Estate reluctantly okays Orwell poetry
LONDON: Famous for writing some of the best-known novels and essays of the 20th century, George Orwell is remembered for his prose rather than his verse – and perhaps for good reason.
A collection of the 1984 author’s poems has been cleared for sale to the public, despite fears among those who look after his estate that the poetry’s dubious quality would damage his reputation.
The book had originally been restricted to members of the Orwell Society, but after “quite a struggle” by its members and pressure from Amazon and Waterstones, the slim volume will now be released more widely.
Dione Venables, the book’s editor and a founder of the Orwell Society, led the fight after combing through the author’s collected works over the course of a year to bring the 42 poems together.
Speaking to The Independent, Venables admitted the poems were “somewhat varied” in quality but said the collection overall “showed great charm”.
“He is a good poet but not an excellent poet, and his poetry is not up to the consistent brilliance of his political writing and his journalism,” she said. I can’t think of any poem that is downright bad, but there are quite a lot that are average.”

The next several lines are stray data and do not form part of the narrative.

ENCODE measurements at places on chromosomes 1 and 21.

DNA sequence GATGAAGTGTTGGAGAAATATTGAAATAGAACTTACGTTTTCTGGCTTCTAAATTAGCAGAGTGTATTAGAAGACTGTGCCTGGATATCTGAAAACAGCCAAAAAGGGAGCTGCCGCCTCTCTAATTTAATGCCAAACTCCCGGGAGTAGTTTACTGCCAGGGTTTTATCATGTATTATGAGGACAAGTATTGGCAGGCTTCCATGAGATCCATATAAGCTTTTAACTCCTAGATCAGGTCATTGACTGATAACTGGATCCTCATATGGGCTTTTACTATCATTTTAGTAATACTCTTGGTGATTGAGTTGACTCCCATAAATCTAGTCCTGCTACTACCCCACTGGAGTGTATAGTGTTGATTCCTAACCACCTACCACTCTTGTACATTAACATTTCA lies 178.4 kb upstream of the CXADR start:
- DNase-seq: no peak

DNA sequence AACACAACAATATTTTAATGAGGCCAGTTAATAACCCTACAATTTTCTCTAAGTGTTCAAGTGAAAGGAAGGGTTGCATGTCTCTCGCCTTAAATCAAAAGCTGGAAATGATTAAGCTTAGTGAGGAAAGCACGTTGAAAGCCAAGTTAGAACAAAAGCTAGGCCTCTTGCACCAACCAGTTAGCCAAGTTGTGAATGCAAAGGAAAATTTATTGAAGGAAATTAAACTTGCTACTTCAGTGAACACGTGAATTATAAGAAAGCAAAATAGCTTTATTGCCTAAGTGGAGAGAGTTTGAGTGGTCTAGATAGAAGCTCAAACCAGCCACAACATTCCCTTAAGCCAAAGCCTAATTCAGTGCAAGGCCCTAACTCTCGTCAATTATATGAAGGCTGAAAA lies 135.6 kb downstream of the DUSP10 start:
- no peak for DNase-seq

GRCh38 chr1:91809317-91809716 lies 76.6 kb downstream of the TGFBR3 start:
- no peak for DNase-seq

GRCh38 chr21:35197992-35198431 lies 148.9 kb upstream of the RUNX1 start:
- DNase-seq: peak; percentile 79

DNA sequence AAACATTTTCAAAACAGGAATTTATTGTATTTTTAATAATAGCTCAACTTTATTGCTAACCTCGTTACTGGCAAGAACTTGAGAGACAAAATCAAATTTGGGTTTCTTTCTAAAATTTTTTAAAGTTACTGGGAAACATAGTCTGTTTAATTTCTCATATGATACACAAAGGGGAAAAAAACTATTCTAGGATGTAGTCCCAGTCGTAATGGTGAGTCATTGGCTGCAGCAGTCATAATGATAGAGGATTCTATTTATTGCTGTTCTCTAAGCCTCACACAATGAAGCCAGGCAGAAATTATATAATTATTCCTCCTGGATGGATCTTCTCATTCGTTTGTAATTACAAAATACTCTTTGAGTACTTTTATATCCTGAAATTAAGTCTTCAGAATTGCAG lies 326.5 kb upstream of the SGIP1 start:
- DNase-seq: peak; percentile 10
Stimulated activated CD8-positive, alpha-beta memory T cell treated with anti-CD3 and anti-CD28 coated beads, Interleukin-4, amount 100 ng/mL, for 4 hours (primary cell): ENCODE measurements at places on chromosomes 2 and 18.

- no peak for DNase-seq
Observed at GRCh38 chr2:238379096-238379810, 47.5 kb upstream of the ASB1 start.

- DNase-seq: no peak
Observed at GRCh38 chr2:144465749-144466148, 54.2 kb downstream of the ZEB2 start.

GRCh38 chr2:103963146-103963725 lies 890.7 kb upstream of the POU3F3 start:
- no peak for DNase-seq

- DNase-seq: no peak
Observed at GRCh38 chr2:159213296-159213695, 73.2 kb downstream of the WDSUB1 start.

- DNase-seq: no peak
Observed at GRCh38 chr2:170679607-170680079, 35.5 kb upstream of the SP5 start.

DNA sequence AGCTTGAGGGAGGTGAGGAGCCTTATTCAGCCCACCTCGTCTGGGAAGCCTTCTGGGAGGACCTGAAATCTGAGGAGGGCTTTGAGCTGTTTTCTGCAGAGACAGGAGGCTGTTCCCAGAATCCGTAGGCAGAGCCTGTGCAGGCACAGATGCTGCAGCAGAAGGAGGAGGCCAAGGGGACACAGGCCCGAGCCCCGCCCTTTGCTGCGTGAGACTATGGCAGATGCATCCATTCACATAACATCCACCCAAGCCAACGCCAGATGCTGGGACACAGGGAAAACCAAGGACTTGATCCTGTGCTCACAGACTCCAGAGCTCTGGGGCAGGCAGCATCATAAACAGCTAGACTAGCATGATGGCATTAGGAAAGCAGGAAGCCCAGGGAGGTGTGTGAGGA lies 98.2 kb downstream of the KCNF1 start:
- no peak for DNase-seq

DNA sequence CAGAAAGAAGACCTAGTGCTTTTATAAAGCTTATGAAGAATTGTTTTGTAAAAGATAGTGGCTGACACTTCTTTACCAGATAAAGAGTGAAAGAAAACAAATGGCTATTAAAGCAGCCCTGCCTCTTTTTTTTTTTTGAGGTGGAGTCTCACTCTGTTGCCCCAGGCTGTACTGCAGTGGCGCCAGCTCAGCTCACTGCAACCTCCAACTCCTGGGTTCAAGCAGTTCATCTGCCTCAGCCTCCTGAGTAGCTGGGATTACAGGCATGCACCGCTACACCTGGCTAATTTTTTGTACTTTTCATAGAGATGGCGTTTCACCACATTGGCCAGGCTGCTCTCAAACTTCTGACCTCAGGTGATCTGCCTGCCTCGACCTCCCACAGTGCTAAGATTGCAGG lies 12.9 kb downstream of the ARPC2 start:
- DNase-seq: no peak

The poems “showed a different and more vulnerable” Orwell, she said. “You see the funny side of him, you see him in love, you see him absolutely raging... you see so many sides of him.”
The collection spans around 35 years and includes poems written during Orwell’s school years, and later in Burma where he spent five years between 1922 and 1927.
The Orwell Society has planned an initial print run of 500. All the royalties will go to funding bursaries and scholarships for young people hoping to become teachers or journalists, the society said.
Bill Hamilton, guardian of copyrights for the Orwell estate, was reluctant for it to be more widely distributed, Venables said.
But he was won over by the idea of a preface to each poem, “telling the reader what Orwell’s mood was, how his health was, where he was in his life, etc, so by the time the reader gets to the poem he is on the writer’s wavelength”.
Hamilton told The Bookseller the volume is intended to be a “biographical portrait” of Orwell rather than a traditional poetry collection. “If you tried to present this purely as poetry, you’d get shot down,” he said. When I was young and had no sense, In far off Mandalay I lost my heart to a Burmese girl As lovely as the day. Her skin was gold, her hair was jet, Her teeth were ivory; I said “For twenty silver pieces, Maiden sleep with me.” She looked at me, so pure, so sad, The loveliest thing alive, And in her lisping virgin voice, Stood out for twenty five. – The Independent